Althoff said it’s imperative for the state to fund mandates as they are handed down. Residents and local officials also need to push for state funding when mandates do come, she said.

When mandates do come, she said it’s important to try and find money through every avenue available while keeping the burden off taxpayers. She returned to the importance of having strong county staff who can help find grants and other opportunities.

“We have to do everything we can to keep the burden off the taxpayer,” she said. “They’re already being burdened enough.”

Adams said she “of course” would like the state to pay for such mandates, but thinks in general whether it does, those mandates have often been for the benefit of the area. She said many mandates, like body cameras, typically have a reason behind them.

She said she sees the correct path as the one that helps the greatest number of people.

“[Mandates] are not something I would be concerned about,” Adams said. “It would be something I’d ask why we don’t have money for this.”

While Adams took a different approach to mandates, one thing she agreed with her opponents on was the importance of bringing businesses to the area to take the tax burden off residents.

She complimented the county’s business programs, calling them “top notch,” though she said she would wait until joining the County Board before suggesting any specific ideas on how to enhance those programs.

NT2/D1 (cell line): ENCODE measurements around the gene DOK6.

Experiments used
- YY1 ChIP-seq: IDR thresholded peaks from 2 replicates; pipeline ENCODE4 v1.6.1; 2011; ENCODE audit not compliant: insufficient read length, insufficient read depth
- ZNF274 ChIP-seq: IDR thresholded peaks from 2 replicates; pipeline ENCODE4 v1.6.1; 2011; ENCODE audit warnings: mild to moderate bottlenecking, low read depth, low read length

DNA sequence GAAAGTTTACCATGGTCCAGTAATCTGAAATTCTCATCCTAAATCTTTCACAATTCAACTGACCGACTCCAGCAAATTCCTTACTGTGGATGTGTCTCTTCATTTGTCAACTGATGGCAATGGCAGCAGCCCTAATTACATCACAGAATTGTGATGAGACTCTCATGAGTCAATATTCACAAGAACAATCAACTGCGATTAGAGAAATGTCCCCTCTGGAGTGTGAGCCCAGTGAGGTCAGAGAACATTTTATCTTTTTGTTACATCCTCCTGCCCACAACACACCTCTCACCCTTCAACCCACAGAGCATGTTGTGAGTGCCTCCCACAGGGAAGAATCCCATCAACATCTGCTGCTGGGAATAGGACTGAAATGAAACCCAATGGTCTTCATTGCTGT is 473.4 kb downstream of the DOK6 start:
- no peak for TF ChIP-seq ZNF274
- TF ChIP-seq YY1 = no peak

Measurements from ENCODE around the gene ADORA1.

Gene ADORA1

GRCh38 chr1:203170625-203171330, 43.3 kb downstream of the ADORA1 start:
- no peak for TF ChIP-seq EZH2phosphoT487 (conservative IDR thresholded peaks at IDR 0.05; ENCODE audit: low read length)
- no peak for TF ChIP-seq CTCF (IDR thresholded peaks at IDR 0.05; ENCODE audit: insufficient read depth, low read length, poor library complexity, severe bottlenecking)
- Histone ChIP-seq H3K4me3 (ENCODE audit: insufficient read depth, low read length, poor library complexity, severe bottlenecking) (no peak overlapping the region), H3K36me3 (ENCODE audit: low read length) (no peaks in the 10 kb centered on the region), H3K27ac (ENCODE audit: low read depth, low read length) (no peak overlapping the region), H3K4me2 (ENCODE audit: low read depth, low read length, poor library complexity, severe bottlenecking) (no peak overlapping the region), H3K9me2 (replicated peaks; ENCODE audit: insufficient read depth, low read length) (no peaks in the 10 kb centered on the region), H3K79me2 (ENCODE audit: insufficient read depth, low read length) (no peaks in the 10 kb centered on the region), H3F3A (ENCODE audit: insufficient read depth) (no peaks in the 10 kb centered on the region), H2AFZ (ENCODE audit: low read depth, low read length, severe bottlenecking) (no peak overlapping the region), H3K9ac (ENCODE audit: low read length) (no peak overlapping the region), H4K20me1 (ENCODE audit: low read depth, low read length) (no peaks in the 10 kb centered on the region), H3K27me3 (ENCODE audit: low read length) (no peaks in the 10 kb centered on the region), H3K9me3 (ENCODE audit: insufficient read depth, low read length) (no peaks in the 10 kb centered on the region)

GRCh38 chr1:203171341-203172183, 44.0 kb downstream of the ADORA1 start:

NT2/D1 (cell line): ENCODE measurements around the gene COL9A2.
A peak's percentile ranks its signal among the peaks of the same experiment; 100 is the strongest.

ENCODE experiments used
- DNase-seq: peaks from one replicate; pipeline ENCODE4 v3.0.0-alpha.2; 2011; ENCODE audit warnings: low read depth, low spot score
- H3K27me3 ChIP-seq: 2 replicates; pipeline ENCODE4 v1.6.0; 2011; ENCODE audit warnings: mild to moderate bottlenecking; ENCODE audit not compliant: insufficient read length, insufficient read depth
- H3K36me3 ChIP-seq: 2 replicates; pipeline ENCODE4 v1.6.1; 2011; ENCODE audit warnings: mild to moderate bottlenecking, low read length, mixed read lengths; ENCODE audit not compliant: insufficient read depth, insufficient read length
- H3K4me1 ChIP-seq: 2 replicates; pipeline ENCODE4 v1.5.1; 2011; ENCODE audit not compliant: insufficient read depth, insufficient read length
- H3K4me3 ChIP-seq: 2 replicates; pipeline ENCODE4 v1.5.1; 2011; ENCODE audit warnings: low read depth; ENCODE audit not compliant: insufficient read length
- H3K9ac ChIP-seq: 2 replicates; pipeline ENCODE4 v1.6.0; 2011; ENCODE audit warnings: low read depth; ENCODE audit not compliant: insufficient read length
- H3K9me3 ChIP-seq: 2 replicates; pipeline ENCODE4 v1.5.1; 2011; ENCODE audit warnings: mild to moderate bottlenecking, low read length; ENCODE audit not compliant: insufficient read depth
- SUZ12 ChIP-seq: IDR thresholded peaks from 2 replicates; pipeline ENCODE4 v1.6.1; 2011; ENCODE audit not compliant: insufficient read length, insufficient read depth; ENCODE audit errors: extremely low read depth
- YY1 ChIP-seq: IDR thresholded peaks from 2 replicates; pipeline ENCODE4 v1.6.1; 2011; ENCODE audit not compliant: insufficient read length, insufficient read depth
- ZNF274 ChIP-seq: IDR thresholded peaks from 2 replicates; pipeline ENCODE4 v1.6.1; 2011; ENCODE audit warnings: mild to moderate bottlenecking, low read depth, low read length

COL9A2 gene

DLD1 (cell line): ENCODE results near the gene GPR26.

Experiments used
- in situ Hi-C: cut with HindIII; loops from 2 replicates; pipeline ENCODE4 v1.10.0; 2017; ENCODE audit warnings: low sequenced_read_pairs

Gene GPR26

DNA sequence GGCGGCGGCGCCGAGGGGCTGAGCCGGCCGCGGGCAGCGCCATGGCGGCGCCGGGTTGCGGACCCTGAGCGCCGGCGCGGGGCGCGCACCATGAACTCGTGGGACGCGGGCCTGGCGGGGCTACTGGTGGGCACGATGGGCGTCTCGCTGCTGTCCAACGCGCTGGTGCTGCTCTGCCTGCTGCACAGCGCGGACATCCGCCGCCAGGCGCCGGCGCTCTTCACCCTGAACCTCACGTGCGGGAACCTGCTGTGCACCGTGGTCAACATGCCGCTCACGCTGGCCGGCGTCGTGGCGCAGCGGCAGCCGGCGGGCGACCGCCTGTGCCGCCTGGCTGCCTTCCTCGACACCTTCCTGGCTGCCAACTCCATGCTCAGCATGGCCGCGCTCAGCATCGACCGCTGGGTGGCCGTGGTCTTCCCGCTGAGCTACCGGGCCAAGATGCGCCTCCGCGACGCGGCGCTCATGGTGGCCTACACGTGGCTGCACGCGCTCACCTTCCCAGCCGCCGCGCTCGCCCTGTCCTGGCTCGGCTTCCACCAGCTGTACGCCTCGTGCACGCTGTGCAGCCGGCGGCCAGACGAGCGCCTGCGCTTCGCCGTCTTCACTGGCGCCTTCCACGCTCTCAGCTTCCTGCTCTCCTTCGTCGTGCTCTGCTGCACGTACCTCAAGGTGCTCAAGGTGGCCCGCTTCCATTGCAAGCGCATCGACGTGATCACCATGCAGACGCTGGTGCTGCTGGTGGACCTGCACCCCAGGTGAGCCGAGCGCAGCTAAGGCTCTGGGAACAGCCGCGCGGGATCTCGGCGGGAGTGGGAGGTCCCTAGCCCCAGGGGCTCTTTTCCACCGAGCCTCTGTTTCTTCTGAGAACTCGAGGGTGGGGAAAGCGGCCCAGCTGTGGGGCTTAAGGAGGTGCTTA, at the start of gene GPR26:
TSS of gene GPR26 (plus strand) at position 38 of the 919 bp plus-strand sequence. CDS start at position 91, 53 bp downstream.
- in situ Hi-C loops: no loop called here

“I do think they’re on a good path, but I need to know more,” she said.

Kamienski said there have been efforts to get rid of the “hoops and loops” that businesses have to jump through to come into the county. The county should also emphasize supporting agriculture in the area, he said.

“We’ve got a big business right there,” he said. “Let’s take care of that and make it easier for them to make a buck instead of putting regulations on them.”

He also proposed encouraging residents to push their state legislators to create a more business-friendly atmosphere in addition to his own outreach.

To help bolster business, in addition to many of the projects and organizations the county has invested its rescue plan funds in, Althoff hit on the expansion of infrastructure. Examples she gave included the widening of Randall Road or the Interstate 90 and Route 23 interchange south of Marengo.

The county’s efforts to expand broadband also plays into helping grow businesses and keeping entrepreneurs in the area, Althoff said, calling it “absolutely crucial.”

On the county’s overall fiscal health, all three candidates said they thought the county was doing well with its finances and budget. Althoff credited federal funds tied to the American Rescue Plan Act for helping out. As a result of the rescue plan, the county received nearly $60 million following the COVID-19 pandemic.

Similar to other candidates, Adams hears from residents about property taxes. Educating and communicating with residents about where their tax dollars are going can go a long way, she said.

“I think that’s a place the County Board can do better in,” she said.